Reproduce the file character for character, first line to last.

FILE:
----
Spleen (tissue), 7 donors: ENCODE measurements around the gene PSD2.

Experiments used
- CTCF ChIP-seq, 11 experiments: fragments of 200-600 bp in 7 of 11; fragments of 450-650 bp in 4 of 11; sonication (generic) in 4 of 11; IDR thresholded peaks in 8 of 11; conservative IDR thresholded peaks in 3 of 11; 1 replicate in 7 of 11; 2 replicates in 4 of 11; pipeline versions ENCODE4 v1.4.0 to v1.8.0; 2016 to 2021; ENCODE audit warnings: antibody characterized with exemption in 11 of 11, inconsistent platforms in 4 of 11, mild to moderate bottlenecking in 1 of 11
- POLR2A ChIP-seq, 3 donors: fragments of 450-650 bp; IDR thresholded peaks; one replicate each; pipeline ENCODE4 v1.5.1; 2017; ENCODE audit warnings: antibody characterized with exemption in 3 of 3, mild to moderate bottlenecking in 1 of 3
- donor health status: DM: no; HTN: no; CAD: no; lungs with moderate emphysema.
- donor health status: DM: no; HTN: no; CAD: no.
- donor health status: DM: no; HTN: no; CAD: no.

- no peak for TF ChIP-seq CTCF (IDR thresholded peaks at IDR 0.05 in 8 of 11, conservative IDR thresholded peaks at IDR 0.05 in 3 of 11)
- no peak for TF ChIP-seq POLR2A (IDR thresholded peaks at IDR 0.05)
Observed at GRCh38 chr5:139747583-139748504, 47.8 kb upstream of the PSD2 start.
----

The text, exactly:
Spleen (tissue), 7 donors: ENCODE measurements around the gene PSD2.

Experiments used
- CTCF ChIP-seq, 11 experiments: fragments of 200-600 bp in 7 of 11; fragments of 450-650 bp in 4 of 11; sonication (generic) in 4 of 11; IDR thresholded peaks in 8 of 11; conservative IDR thresholded peaks in 3 of 11; 1 replicate in 7 of 11; 2 replicates in 4 of 11; pipeline versions ENCODE4 v1.4.0 to v1.8.0; 2016 to 2021; ENCODE audit warnings: antibody characterized with exemption in 11 of 11, inconsistent platforms in 4 of 11, mild to moderate bottlenecking in 1 of 11
- POLR2A ChIP-seq, 3 donors: fragments of 450-650 bp; IDR thresholded peaks; one replicate each; pipeline ENCODE4 v1.5.1; 2017; ENCODE audit warnings: antibody characterized with exemption in 3 of 3, mild to moderate bottlenecking in 1 of 3
- donor health status: DM: no; HTN: no; CAD: no; lungs with moderate emphysema.
- donor health status: DM: no; HTN: no; CAD: no.
- donor health status: DM: no; HTN: no; CAD: no.

- no peak for TF ChIP-seq CTCF (IDR thresholded peaks at IDR 0.05 in 8 of 11, conservative IDR thresholded peaks at IDR 0.05 in 3 of 11)
- no peak for TF ChIP-seq POLR2A (IDR thresholded peaks at IDR 0.05)
Observed at GRCh38 chr5:139747583-139748504, 47.8 kb upstream of the PSD2 start.